The Biochemist Blog

Mimicking molecular machines

By Arwen Nugteren, University of Queensland, Australia

Rotors were used in early combustion engines and are still used in electric engines and turbines today. That means that when we first built cars, back in 1886, they used rotors in their engines simply because that was just what worked.

ATP synthase was discovered in 1960 as an essential enzyme in aerobic cellular respiration, but it wasn’t until the 1990s when John E. Walker partnered with crystallographers to determine its structure.

Venom: killer but also a potential cure

By Steve Allain, Imperial College London

One of my biggest pet peeves as a herpetologist is the trouble that some people have with distinguishing between a venom and a poison – I thought I’d address this early on as I don’t wish to confuse anyone. There is an easy way to remember which is which, a venom has to be injected and a poison has to be ingested. It is very likely that if you ingested a venom it wouldn’t have any effect on your body due to the same protective properties in the stomach that protect us from pathogens, such as the change in pH.

Thinking differently to drive innovation in cancer research

By Jenni Lacey, Cancer Research UK

At Cancer Research UK, we invest over £350 million each year on high-calibre cancer research which we believe has the potential to provide the greatest benefit to the public and cancer patients. We are always looking for novel ways to spark and fund creative ideas, and encourage fresh thinking. That’s why we’ve developed new ways of supporting research and stimulating innovation. We have funding schemes that are open to researchers from all backgrounds, including biochemists, and those not currently working in cancer research.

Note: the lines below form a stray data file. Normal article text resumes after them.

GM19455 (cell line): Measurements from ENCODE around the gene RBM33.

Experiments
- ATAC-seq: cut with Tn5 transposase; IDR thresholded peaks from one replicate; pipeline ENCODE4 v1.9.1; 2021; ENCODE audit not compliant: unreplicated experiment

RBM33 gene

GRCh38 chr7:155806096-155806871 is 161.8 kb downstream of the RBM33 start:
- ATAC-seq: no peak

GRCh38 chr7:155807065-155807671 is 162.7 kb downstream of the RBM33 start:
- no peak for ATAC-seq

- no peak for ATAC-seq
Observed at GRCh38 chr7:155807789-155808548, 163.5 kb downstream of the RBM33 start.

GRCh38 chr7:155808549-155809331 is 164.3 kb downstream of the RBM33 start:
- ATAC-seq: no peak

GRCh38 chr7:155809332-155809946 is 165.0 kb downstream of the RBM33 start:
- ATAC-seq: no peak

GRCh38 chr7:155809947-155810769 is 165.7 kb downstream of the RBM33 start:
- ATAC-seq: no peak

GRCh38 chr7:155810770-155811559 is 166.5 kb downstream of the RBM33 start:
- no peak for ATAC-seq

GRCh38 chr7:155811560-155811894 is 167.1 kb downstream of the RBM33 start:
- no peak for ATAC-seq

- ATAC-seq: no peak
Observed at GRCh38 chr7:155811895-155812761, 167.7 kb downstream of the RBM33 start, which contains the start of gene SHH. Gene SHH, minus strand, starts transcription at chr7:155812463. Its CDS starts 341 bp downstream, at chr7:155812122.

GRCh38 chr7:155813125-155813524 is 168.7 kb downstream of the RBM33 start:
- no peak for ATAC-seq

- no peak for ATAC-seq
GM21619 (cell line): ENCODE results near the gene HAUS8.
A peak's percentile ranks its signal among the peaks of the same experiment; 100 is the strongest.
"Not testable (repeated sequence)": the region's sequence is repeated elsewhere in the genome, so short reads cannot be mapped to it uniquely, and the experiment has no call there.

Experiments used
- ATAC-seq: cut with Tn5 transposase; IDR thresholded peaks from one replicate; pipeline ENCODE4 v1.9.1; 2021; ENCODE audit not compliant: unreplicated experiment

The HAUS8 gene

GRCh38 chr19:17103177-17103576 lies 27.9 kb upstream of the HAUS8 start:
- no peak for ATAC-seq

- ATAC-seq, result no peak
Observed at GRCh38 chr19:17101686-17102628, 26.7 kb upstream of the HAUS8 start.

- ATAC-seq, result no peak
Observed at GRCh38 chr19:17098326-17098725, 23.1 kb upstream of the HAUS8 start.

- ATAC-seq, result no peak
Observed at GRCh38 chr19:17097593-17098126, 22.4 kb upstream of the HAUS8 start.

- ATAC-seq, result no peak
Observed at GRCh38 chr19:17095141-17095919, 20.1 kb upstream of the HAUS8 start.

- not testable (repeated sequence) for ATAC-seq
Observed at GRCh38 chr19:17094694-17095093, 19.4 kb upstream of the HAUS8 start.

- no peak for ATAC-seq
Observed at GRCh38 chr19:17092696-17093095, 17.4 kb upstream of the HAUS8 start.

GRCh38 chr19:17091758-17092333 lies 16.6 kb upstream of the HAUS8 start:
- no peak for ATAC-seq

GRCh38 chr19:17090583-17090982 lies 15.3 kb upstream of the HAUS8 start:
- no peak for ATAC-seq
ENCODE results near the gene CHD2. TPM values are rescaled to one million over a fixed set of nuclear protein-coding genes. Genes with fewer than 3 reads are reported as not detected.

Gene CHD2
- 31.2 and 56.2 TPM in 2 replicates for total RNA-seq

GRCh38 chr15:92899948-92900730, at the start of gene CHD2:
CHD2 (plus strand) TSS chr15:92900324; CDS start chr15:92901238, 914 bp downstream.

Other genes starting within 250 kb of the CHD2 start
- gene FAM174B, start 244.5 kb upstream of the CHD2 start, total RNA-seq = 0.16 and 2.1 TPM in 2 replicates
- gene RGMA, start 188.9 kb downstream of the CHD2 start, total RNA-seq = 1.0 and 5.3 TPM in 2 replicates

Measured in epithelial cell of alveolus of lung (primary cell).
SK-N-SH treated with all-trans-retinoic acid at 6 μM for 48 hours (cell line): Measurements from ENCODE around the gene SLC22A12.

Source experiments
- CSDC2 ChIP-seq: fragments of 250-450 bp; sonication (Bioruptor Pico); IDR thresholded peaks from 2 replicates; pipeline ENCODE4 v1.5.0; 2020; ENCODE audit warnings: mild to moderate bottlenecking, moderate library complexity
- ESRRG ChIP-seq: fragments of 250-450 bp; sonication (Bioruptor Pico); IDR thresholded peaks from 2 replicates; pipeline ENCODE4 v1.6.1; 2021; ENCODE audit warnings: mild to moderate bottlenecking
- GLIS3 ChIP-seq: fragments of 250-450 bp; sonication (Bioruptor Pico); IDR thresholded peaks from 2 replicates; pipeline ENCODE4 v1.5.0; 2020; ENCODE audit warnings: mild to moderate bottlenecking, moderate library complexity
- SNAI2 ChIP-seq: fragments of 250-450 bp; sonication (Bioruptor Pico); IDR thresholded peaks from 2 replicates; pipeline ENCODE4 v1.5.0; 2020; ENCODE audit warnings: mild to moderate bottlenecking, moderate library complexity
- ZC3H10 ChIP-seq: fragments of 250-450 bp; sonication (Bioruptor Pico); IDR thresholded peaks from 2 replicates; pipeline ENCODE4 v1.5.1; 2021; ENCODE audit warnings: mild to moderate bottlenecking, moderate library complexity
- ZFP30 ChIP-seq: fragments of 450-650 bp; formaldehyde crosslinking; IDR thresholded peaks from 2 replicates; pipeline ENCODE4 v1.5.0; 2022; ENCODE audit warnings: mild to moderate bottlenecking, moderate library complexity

Let the Trojan vesicles in

By Paulo Szwarc, Federal University of Paraná, Brazil

Cancer sure is tricky. We try to starve it, cut it, stress it out of our bodies. We even bombard it with radiation until it dies. And yet, not due to lack of trying, many times we lose the fight. It escapes, evades our resistance. Its overly mutational nature leads it to adapt, dodging the deadly effects of chemotherapeutics. Not only that, but the lack of selectivity in many treatments means that while we harm the tumour, we also wreak havoc to our own healthy cells. It makes the battle much harder.